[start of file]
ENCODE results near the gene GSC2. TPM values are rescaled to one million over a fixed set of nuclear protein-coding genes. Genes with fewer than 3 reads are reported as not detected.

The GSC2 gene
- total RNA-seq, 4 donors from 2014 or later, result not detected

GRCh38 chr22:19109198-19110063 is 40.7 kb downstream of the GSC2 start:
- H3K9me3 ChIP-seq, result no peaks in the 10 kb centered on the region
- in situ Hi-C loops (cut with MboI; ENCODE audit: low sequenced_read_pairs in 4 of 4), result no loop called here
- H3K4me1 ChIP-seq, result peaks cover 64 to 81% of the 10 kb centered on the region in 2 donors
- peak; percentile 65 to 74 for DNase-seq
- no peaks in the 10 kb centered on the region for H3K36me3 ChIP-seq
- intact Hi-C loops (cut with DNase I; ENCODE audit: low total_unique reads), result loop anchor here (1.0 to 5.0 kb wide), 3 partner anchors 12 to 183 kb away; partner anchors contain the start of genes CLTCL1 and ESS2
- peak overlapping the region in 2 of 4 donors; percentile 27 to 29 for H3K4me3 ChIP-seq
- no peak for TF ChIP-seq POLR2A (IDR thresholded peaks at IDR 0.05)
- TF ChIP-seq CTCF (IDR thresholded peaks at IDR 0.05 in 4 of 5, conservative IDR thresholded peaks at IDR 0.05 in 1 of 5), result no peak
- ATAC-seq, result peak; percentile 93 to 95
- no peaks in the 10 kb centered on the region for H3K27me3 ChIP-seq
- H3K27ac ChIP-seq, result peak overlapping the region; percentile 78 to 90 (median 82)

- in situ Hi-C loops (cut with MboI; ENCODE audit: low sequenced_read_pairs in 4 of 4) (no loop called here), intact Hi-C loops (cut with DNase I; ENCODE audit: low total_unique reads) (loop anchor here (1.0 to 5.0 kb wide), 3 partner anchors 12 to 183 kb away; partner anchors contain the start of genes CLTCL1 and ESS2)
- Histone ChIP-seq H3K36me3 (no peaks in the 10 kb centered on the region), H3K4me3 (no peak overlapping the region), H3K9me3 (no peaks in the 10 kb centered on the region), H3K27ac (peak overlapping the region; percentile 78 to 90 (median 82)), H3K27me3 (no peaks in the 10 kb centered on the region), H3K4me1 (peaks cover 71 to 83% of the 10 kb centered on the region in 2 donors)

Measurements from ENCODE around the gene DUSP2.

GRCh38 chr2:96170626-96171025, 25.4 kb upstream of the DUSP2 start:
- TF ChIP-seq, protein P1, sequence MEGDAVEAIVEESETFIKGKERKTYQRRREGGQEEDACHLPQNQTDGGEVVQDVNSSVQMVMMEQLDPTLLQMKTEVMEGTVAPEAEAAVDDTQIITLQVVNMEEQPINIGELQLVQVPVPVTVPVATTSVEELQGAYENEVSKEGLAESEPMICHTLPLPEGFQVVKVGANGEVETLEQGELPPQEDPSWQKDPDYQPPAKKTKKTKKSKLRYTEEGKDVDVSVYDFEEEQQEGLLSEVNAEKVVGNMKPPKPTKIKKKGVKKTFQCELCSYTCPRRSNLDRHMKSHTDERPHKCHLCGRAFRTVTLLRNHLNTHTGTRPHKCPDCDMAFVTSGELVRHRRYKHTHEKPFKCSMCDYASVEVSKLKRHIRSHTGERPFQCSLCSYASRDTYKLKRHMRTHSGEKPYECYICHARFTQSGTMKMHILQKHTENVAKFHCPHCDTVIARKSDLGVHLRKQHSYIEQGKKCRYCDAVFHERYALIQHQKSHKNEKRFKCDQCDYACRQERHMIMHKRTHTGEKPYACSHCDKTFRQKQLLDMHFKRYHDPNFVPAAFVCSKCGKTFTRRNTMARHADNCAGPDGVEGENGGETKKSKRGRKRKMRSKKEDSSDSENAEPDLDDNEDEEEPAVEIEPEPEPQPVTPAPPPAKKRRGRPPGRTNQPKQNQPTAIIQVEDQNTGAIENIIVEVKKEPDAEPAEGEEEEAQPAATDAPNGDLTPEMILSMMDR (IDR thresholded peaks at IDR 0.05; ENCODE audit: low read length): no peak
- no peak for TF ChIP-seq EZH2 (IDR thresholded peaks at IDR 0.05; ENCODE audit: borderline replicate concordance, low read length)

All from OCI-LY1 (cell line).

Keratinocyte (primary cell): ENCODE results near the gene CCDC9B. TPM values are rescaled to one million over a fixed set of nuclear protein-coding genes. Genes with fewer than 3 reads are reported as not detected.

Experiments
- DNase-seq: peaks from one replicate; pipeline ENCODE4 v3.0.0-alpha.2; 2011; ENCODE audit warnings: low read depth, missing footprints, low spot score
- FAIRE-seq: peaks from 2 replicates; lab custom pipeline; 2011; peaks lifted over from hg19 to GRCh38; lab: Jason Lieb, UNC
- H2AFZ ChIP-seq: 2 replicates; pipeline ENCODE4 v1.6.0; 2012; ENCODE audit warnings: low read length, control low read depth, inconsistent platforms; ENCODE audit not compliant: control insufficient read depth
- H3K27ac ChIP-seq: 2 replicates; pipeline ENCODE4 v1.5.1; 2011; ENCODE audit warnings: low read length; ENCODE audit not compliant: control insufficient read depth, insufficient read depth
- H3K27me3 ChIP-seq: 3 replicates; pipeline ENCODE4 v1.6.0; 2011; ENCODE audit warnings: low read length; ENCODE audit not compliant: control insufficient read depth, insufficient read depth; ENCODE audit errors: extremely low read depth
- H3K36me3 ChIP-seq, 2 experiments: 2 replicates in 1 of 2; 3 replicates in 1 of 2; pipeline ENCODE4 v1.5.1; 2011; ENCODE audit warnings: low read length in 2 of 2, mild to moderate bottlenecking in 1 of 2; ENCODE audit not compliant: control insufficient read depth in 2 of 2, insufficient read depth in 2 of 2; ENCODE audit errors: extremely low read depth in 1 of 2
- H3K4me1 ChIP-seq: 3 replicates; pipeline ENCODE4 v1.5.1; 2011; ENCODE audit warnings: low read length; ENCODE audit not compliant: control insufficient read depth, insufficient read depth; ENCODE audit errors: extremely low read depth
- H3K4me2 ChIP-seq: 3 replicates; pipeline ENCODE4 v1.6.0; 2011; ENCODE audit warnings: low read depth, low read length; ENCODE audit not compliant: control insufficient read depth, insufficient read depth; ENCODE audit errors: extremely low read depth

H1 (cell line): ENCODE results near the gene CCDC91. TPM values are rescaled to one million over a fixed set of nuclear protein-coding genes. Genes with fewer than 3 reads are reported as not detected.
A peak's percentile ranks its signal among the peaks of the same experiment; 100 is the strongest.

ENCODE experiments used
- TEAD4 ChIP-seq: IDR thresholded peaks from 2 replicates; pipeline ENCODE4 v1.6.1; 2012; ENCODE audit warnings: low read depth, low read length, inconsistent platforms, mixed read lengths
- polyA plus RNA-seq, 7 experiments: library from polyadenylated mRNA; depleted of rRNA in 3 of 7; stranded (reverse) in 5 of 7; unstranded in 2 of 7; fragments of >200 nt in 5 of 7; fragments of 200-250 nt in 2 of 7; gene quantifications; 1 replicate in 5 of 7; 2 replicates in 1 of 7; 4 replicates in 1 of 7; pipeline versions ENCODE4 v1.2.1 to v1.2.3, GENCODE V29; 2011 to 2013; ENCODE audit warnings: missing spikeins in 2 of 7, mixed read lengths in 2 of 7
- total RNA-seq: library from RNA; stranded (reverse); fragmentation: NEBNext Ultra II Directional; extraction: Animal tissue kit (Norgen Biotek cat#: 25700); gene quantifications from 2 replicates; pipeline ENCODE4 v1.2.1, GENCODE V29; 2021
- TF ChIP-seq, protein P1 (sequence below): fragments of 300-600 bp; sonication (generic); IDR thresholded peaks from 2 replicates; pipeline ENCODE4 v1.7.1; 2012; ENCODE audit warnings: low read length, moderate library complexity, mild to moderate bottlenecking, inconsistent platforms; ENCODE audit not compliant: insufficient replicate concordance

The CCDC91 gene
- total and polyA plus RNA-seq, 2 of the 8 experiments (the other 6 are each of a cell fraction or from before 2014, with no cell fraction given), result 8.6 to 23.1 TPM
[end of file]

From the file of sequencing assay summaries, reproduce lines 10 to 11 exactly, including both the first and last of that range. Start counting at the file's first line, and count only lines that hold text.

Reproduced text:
- intact Hi-C loops (cut with DNase I; ENCODE audit: low total_unique reads), result loop anchor here (1.0 to 5.0 kb wide), 3 partner anchors 12 to 183 kb away; partner anchors contain the start of genes CLTCL1 and ESS2
- peak overlapping the region in 2 of 4 donors; percentile 27 to 29 for H3K4me3 ChIP-seq